A little over one year ago, I woke up at 2:00 a.m. with a ravenous hunger, as though I hadn’t eaten in a thousand lifetimes. I thought this was a result of not eating enough the day before, but these unusual stirrings continued for weeks on end. In fact, it became so bad, that four hours of sleep felt like a blessing. Soon, my hair started falling out by the handful, my mind became ensnared in an impenetrable fog, and my energy levels were blinking red, begging to be recharged. A walk from my bed to the kitchen was as draining as a two hour workout and my resting heart rate was a dangerously low 39 bpm, which seems ideal for an athlete, but in this situation, my body was trying to exert as little energy as possible. In other words, I was in starvation mode.
This was the beginning of stage three overtraining syndrome. Otherwise known as extreme burnout. A state of physical and mental exhaustion achieved with disproportionate rest and recovery, and in my case, exercise addiction combined with an eating disorder, anorexia and orthorexia.
Addictions are cunning diseases, not only do they utilize our insecurities as fuel to propel our worst behaviors forward, they disguise themselves as elegantly dressed solutions to achieve even our greatest ambitions. Mine hypnotized me into believing that restrictive eating and excessive exercise would allow me to be a top level athlete: strong, fit, and committed; but also, beautiful, worthy, and desired.
I think I’ve said this before but I’ll say it again, it’s interesting to reflect on my travels. At the time, my addictive behaviors disguised themselves as a thirst for adventure. They carried me over mountains, under waterfalls, and had me camping under the stars with nothing more than a mosquito net and a journal; I sprinted through jungles, dashed from one village to the next, and hurried to fulfill my quest for freedom, because a life unchained was a life well spent.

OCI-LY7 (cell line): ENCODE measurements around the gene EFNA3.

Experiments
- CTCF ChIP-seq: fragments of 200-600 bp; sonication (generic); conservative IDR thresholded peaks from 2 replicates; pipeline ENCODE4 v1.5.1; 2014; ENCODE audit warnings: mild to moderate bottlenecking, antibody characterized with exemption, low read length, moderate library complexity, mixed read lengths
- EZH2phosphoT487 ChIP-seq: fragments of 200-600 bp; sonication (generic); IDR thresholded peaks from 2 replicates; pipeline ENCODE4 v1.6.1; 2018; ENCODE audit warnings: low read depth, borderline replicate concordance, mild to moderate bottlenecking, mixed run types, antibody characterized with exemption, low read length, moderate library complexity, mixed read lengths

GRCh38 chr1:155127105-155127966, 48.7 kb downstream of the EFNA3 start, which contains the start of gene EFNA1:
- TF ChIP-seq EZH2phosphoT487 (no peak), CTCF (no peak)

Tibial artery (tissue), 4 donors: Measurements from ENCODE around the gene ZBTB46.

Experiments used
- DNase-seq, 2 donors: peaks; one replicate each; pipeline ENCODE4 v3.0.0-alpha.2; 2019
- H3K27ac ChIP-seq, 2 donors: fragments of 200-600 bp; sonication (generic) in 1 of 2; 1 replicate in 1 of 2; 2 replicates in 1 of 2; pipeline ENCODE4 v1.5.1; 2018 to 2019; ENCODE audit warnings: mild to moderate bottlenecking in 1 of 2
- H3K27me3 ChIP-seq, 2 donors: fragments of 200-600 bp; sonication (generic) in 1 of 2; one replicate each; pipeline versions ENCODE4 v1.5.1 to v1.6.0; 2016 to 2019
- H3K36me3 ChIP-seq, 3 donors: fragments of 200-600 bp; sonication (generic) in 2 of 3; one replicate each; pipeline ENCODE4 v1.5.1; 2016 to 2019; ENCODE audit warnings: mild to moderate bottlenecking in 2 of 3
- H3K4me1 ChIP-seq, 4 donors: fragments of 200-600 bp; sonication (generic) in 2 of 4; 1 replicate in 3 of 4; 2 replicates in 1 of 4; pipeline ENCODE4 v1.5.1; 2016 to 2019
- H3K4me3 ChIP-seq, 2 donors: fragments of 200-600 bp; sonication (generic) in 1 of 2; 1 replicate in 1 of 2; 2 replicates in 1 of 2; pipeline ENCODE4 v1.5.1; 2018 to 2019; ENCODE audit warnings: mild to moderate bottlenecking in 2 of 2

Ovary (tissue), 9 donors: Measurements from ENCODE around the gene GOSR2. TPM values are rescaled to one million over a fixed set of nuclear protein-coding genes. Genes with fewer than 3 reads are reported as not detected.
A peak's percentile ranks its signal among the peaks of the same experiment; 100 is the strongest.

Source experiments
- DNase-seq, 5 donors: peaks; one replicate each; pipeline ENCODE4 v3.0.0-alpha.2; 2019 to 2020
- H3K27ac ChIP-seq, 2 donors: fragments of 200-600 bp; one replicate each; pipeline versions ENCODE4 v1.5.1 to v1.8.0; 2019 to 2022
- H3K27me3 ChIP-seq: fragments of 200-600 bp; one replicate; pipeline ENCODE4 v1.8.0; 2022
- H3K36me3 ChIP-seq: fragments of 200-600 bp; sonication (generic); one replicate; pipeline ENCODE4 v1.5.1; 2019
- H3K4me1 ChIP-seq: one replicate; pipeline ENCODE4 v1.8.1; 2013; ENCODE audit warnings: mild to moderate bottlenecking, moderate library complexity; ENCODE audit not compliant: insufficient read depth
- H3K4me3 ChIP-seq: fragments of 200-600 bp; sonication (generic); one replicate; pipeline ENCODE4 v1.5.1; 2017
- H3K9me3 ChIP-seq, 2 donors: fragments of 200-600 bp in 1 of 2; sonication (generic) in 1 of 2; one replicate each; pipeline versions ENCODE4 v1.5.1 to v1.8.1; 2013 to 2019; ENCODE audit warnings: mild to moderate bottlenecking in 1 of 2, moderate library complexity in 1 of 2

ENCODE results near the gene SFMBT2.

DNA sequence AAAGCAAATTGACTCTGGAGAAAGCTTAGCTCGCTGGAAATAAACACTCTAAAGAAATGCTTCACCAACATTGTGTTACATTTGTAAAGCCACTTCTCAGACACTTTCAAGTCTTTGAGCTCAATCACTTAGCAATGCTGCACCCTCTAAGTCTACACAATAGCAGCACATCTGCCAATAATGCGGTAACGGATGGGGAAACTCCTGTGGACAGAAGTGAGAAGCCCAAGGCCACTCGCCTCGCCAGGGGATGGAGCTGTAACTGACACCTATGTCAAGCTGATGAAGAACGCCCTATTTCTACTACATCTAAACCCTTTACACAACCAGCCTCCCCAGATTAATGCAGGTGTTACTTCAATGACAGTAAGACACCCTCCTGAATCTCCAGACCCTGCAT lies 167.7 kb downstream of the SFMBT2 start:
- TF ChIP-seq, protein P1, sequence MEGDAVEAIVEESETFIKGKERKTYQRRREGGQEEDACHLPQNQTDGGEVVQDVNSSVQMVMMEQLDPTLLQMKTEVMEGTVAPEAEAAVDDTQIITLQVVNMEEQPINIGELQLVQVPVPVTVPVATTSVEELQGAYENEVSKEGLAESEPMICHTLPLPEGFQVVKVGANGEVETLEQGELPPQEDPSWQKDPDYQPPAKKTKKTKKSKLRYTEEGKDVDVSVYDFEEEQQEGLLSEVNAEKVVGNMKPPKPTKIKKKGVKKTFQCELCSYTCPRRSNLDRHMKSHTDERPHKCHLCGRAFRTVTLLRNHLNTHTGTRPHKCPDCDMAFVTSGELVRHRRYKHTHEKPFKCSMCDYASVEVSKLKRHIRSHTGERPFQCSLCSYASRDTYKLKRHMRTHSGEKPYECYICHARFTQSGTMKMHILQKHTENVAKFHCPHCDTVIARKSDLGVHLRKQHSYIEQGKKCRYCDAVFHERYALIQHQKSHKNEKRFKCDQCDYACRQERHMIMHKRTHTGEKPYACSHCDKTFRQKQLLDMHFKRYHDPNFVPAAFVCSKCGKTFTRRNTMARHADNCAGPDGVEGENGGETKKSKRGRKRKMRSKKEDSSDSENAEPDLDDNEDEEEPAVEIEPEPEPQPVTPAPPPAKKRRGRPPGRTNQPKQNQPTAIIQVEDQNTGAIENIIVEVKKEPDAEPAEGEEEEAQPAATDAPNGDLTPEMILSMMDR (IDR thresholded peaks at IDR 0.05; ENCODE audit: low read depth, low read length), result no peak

In the end, I was doing a lot of running and not a lot of eating. The adrenaline sustained me for a long time, but only long enough until I crashed. There’s a lot of embarrassment buried within these words; sadness, remorse, and shame. But in the same breath, I feel more myself than I ever have before: happy, peaceful, and free.
Oh, how lucky we are to fall so hard that we shatter, and only then, with those broken pieces, are we forced to reassemble ourselves in any way of our choosing. The darkest pieces now rest on the souls of our feet and the brightest dance in our eyes. Perhaps, to suffer is a blessing tangled in thorny wrapping paper, and an invisible freedom, waiting just on the other side.